Because of Ultraman’s success, there was now a rush to produce another series that could equally compete with the popularity of the show. For a time, no one could compete with Tsuburaya Productions (the company that created Ultraman). There were many one shot series that were similar, and plenty of series that outright tried to copy the concept, but no one could match the success that Ultraman had gained. That is until 1971, when the original Kamen Rider debutted. Created by Ishinomori Shotaro, and produced by Toei, the series was part of a move to create more American-style superhero series. With the success of Kamen Rider and it’s many following series still being produced today, this formally introduced the transforming superhero to tokusatsu. With this also came the use of better, more elaborate special effects, a move towards more realistic, martial-arts movie style fighting, and the emphasis on a main villian who acts through minions. The main down side to this change was the shift away from the giant monster fights tokusatsu is known for, though this was temporary.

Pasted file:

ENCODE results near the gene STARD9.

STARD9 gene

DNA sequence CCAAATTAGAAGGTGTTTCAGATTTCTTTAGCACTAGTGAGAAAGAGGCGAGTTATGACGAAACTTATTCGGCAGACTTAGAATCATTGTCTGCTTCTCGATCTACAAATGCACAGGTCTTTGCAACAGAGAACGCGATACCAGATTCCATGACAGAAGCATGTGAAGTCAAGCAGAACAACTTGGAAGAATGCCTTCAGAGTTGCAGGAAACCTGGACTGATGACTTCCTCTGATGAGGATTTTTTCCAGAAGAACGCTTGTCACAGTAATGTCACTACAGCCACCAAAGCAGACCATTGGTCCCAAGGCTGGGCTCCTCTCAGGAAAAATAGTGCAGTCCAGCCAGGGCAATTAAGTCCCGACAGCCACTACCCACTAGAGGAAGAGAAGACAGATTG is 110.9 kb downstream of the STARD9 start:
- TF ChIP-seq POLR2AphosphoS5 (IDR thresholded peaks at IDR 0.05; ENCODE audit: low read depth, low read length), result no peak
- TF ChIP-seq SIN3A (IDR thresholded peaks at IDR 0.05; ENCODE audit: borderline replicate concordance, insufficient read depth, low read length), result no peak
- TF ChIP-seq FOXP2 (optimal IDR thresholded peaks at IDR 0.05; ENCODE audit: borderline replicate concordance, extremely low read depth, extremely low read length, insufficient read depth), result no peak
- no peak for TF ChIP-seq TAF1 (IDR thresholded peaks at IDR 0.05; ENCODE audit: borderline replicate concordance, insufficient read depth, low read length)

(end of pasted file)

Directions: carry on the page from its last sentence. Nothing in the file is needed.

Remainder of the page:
With the success of Kamen Rider came numerous other shows that tried to mimic the style, not only in tokusatsu but in other media, including anime and manga, leading to the creation of the five-man superhero team, which was brought to the genre through the Super Sentai series. Introduced in 1975 with Himitsu Sentai Goranger, it expanded the tokusatsu genre by bring a mix between the Ultraman-style giant monster fighting with the Kamen Rider-style realistic main-monster-and-minions fight. It also introduced the idea of the team dynamic to the genre, since before then most tokusatsu superheroes before then usually worked alone. And of course, like Ultraman and Kamen Rider before it, Super Sentai has felt success and had multiple versions since it was introduced.

Since its inception, tokusatsu has drastically changed, and yet stays very much the same, much like the people and culture that spawned it. From its origins in science fiction, its come to expand to incorporate action, adventure, fantasy, drama, and many other genres, though it tends to go back to science fiction and action. Even as special effects improve with time and technological advances, it will always come down to a person in a full-body costume.

-M.C., the Quantum Twin

Kamen Rider OOO; or, How Toei is being a total d**k and not playing nice.

Let me tell you about something funny that happened not to long ago. It involves a series called Kamen Rider, which started in 1971, lasted until 1989, had a period of intermittent attempts to revive the series, and was eventually brought back successfully in 1999, and has managed to last since then.